[from Jenkinson's Practical Guide, 1874]
Cronk-ny-Mona, 2½ miles ; Keppel Gate, 5 miles ; Snaefell, 8 miles.
Snaefell is 2034 feet above the sea level, being the highest mountain in Man. Perhaps from no other height in Great Britain can so much be seen at the cost of so little labour. Every tourist ought to consider his visit to the island incomplete without the ascent of this mountain ; and if he be favoured with fine weather, he cannot fail to be gratified with the splendid prospect from the summit.
The journey may be commenced either from Bucks Road, or from the shore near the iron Pier.
Those who leave by Bucks Road will turn to the right at the point 1 mile from the town, where four roads join, and 1 mile farther diverge to the left, over the Deemsters or Heywoods Bridge.
Persons starting from the shore will go up Broadway, and along Victoria Road, past the Falcon Cliff and Castle Hill Breweries, and arrive at this point.
When over the bridge turn to the left ; the direct road passes Bemahague and leads to Onchan, where it joins the main road at Laxey. A few yards farther another road is seen on the right, which also conducts to Onchan. An extensive view is had of the valley through which flow the Dhoo and Glass rivers, the Asylum building being prominent in the centre, surrounded by high ground stretching from Douglas Head past the Carnane Hill and Mount Murray to South Barrule and Slieu Whallin. In front is the mountain range of Greeba, Shea Reay, Colden, Carraghan, and Pen-y-Pot.
At Cronk-ny-Mona there are a few houses, and two roads branch to the left, one leading to Tromode. Sometimes visitors from Douglas enter the main road at this point. They do not take the turn to the right at the place previously mentioned, where four roads cross, but continue straight on for  mile farther, and then turn to the right, opposite the Tromode Mills, and thus obtain a better view of the valley through which flows the river Glass.
A few hundred yards beyond Cronk-ny-Mona the road branches at Hillberry (sometimes called Cold Clay), the right-hand branch leading to the Laxey road, a little beyond Onchan. The tourist must follow the one which diverges to the left. It is in good order, and gradually ascends the Slieu Ree hill. Presently the traveller begins to sniff the pure mountain air and gain extensive views of both sea and land.
The Lanjaghan farmhouse, which is seen some distance on the left, up the hillside, is the place where the wonderful Phynnodderee used to thrash the corn, and bring home the sheep from the mountains on the approach of a storm ; and the occupants of that and the neighbouring farms can tell many strange stories of this creature of the Manx imagination.
When the Keppel Gate is reached, the open fell is entered, and on gaining the summit of the Slieu Ree ridge, a glimpse is had of the East Baldwin valley, with a mountain range on the opposite side, including Pen-y-Pot, Carraghan, Colden, Shea Reay, and Greeba ; and farther distant South Barrule.
A mountain road is seen to pass over the depression between Colden and Carraghan. It ascends from the West Baldwin valley, at the head of which is Injebreck, but not seen from this point. There is also another road observed to cross a mountain pass between Carraghan and Pen-y-Pot, but this is merely used by the inhabitants for carting peat.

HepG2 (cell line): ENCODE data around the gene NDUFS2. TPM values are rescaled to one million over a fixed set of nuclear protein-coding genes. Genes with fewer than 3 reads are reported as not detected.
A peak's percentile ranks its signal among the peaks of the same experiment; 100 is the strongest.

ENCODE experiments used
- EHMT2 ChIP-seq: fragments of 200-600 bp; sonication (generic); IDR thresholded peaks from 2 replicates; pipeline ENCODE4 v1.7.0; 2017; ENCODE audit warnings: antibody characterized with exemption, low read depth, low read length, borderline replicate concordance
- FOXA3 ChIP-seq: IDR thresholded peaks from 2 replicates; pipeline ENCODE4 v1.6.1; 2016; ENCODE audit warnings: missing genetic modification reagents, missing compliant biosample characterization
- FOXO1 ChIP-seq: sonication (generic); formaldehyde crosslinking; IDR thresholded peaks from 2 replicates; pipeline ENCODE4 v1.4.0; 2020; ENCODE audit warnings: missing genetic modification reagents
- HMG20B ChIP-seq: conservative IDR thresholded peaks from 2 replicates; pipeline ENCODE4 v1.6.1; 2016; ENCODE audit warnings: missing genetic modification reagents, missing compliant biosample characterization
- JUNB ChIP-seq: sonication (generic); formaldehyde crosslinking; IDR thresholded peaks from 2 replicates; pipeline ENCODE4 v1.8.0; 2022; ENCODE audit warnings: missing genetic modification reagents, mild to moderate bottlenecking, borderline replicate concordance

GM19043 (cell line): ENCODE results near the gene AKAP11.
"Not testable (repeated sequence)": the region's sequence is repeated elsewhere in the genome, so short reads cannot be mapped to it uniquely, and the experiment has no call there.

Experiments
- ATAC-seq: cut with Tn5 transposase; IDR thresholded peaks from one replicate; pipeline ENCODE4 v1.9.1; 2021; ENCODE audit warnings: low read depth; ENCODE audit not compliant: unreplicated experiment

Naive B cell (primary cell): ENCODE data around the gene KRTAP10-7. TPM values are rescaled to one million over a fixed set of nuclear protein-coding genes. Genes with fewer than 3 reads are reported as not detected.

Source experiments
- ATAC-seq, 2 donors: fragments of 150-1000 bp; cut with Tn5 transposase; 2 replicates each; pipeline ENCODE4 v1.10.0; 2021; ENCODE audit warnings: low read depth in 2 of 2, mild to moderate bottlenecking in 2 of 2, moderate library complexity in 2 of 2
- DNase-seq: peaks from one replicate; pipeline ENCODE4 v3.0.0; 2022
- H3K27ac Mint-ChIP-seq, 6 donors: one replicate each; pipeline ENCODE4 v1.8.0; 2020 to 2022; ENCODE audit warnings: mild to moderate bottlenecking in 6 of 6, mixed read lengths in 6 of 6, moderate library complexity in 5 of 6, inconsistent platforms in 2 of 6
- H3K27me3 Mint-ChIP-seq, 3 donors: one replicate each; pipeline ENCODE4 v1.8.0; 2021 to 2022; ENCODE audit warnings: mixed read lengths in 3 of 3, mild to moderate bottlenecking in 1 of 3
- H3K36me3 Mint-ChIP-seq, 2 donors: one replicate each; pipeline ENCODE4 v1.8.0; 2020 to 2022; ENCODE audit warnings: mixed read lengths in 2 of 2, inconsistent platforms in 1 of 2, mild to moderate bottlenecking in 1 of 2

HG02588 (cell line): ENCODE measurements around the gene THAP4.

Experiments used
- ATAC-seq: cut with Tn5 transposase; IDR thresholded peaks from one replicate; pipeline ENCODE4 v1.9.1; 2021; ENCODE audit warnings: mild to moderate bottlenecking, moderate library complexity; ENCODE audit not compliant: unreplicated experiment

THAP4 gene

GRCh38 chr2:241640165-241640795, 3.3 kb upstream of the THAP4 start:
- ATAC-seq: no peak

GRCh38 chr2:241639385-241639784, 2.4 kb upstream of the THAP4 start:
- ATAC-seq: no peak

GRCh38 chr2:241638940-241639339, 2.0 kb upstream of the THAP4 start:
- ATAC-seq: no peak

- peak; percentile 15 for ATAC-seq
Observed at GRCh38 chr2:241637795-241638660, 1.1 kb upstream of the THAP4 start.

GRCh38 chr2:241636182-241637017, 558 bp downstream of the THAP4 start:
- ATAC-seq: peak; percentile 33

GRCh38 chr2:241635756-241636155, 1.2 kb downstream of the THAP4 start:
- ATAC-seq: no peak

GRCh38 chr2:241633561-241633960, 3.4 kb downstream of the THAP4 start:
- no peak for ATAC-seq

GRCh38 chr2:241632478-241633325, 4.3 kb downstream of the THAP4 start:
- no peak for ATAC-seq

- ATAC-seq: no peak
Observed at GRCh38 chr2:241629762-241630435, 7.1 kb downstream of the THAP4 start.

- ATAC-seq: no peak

Snaefell now comes in view directly in front, and to the right of Pen-y-Pot. On looking back, in the distance Spanish Head is seen, and Cronk-na-Irey-Lhaa begins to peer over the northern shoulder of South Barrule.
The next 2 miles of the journey are very enjoyable. The tourist is a great height above the sea, on an excellent road, which commands a fine prospect down the East Baldwin valley, the south-east part of the island being spread to view as though on a map, and with high mountains close at hand, and in the distance a wide expanse of sea. The Isle of Man will vie with any other part of the kingdom for high and excellent mountain roads ; and visitors who are in quest of health and beautiful scenery ought to avail themselves of them infinitely more than they have done in the past. If these roads were oftener frequented the mountains and glens would be more known and better appreciated, and the Isle of Man would occupy a higher position among places of summer resort.
At the foot of Cairn Gharjohl mountain, usually called merely " The Cairn," there is a white gate, where a road turns to right, and runs down Glen Roy to Laxey. Those who return from Snaefell to Douglas, via Laxey, must come back to this gate, or they must walk direct down the Laxey glen, and send the empty conveyance back this way to meet them at Laxey.
At the gate the tops of North Barrule and Slieu Lhean are seen, and a peep is had of a portion of the Laxey glen, with the sea and the Cumberland hills on the opposite shore.
Cairn. Gharjohl may be ascended in six or seven minutes, and the view from the summit will amply repay the traveller for the slight toil. The whole of Douglas town and bay are in sight, and Glen Boy and Laxey present a pretty picture close below the spectator on the left. Beyond a broad expanse of ocean are the Cumbrian mountains. To the south are King Williams College, and the tower on Langness. The southern part of the island is spread to view, and there is a fine mountain range extending from Spanish Head to North Barrule, and including South Barrule, Cronk-na-Irey-Lhaa, Greeba, Shieu Reay, Colden, Carraghan, the top of Shieu Farrane, Pen-y-Pot, Snaefell, Shieu Mullagh Oure, Slieu Lhean, and Shieu Choar.